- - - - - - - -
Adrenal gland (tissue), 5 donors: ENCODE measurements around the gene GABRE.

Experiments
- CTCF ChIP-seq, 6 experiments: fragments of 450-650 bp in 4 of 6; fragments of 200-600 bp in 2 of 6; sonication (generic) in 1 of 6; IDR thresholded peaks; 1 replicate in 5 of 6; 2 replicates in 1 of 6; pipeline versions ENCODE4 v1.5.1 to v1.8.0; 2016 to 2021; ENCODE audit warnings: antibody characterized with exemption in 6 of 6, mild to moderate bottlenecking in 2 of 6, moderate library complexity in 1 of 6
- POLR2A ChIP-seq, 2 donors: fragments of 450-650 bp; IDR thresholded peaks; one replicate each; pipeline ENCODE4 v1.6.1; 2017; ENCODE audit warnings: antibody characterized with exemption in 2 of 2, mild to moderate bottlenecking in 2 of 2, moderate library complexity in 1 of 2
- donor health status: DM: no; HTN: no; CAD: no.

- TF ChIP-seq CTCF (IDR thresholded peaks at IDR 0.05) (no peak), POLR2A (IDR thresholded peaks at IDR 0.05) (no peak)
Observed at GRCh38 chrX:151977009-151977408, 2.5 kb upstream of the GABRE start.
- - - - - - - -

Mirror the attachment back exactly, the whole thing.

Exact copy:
Adrenal gland (tissue), 5 donors: ENCODE measurements around the gene GABRE.

Experiments
- CTCF ChIP-seq, 6 experiments: fragments of 450-650 bp in 4 of 6; fragments of 200-600 bp in 2 of 6; sonication (generic) in 1 of 6; IDR thresholded peaks; 1 replicate in 5 of 6; 2 replicates in 1 of 6; pipeline versions ENCODE4 v1.5.1 to v1.8.0; 2016 to 2021; ENCODE audit warnings: antibody characterized with exemption in 6 of 6, mild to moderate bottlenecking in 2 of 6, moderate library complexity in 1 of 6
- POLR2A ChIP-seq, 2 donors: fragments of 450-650 bp; IDR thresholded peaks; one replicate each; pipeline ENCODE4 v1.6.1; 2017; ENCODE audit warnings: antibody characterized with exemption in 2 of 2, mild to moderate bottlenecking in 2 of 2, moderate library complexity in 1 of 2
- donor health status: DM: no; HTN: no; CAD: no.

- TF ChIP-seq CTCF (IDR thresholded peaks at IDR 0.05) (no peak), POLR2A (IDR thresholded peaks at IDR 0.05) (no peak)
Observed at GRCh38 chrX:151977009-151977408, 2.5 kb upstream of the GABRE start.